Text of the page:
The announcement that Cornish Pasties have been awarded a Protected Geographical Indication status under European Commission rules has delighted many a pasty maker from Cornwall. The status allows only them to label their pasties Cornish using a strict traditional recipe, to the detriment of Greggs the Bakers who must now print out new labels for the packaging of non-Cornish pasties.
However, in a document leaked today, it is revealed that an announcement is due to be made in Brussels next month by the European Commission listing other foodstuffs to be given protected status.
From 1st March 2011 Shepherd's Pies can only be labelled as such if actually owned by a shepherd. Until then they must be listed as Public Pies.
Hardy Cringewell, a spokesman for a supermarket chain, explained the problems associated with the new rules:
'The issue is a logistical one. Technically the pie is, and will remain, a Public Pie unless it is actually purchased by a shepherd. If that happens then staff will have to remove the pie from its wrapping before the shepherd leaves the shop and replace it with the appropriately shepherd-labelled packaging to ensure we are not in breach of EU rules.'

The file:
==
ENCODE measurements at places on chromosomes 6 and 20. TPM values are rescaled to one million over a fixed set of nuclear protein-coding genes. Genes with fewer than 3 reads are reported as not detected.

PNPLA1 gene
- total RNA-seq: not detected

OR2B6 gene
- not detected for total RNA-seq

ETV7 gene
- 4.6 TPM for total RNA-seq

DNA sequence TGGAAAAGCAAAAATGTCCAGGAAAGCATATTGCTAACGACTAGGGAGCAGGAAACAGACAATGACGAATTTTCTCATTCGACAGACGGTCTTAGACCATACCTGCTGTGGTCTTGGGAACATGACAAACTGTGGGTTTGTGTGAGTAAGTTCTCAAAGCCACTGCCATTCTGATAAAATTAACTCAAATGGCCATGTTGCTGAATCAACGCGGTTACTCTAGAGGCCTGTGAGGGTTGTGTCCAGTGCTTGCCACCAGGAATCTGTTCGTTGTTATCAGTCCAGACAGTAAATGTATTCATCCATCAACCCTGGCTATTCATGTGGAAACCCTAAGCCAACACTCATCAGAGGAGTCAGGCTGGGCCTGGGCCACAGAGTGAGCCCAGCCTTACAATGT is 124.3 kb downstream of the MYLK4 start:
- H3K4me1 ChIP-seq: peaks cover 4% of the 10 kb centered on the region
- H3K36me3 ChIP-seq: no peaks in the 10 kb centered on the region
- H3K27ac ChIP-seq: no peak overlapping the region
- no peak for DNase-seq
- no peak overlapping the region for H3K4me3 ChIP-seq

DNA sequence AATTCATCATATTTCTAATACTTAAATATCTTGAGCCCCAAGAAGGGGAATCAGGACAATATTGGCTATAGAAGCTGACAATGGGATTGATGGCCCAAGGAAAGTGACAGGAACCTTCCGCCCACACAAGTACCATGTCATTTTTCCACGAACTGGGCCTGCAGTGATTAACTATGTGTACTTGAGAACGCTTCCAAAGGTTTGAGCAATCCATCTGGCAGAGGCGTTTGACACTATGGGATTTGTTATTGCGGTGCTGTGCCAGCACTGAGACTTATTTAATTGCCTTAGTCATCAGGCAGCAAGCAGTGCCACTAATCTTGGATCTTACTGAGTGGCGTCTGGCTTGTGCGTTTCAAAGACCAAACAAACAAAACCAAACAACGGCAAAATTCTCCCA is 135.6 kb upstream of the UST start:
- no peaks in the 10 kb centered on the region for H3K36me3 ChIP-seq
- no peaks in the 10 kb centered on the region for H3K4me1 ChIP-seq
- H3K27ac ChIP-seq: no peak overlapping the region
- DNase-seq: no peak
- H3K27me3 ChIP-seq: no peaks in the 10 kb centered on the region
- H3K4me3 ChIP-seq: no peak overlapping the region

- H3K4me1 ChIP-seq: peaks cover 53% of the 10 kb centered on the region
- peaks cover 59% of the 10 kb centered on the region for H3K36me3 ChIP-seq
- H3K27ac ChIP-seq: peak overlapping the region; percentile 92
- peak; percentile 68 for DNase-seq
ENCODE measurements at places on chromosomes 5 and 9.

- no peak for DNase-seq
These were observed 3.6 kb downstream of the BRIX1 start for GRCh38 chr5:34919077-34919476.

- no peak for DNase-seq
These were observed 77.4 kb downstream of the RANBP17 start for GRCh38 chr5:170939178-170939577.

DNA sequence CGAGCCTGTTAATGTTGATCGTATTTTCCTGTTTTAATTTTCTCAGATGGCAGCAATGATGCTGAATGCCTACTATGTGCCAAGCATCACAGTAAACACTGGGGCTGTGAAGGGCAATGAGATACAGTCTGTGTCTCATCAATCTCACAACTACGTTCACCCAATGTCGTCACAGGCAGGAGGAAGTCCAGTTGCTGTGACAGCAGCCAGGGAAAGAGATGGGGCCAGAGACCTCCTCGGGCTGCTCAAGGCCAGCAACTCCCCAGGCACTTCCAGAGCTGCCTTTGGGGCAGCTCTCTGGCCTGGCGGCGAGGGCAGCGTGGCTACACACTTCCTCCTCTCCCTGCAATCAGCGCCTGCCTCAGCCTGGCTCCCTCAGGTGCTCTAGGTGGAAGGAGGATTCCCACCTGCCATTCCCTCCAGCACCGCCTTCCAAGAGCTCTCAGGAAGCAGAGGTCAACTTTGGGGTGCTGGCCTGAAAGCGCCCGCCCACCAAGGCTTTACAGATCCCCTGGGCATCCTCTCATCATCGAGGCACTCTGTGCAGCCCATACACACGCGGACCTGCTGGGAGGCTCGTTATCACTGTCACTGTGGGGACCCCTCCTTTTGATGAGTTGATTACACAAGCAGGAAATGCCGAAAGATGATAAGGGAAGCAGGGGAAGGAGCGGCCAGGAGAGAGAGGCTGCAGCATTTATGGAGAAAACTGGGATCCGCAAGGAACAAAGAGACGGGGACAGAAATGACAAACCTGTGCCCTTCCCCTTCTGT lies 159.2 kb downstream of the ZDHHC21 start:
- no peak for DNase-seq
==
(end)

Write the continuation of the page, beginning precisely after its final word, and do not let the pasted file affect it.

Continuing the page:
Elsewhere Yorkshire Puddings can only be sold under that name if it can be proven that said pudding hails from Yorkshire and owns a whippet. The rules on Aunt Bessie's Yorkshire Puddings are more complex and risk the manufacturer pulling the beloved frozen treats from supermarket shelves permanently.
The rules on Granny Smith's Apples are even more bizarre and a legal minefield for any grocer. In paragraph 74, subsection B the leaked document states 'Granny Smith's Apples can only be named as such if it can be proven that the purchaser of said apple is of the female sex (either born as such or transgender) who has had a child (living or dead) who has at least one other child (living or dead) where the purchaser's name by birth, marriage or deed poll is confirmed to be "Smith".'
An EU representative, who we spoke to upon the condition of anonymity, said 'Eh?'
In an ironic twist of fate, Brussels has ruled that Brussels sprouts can be thus named regardless of their origin as they are trying to disassociate themselves from the vegetable.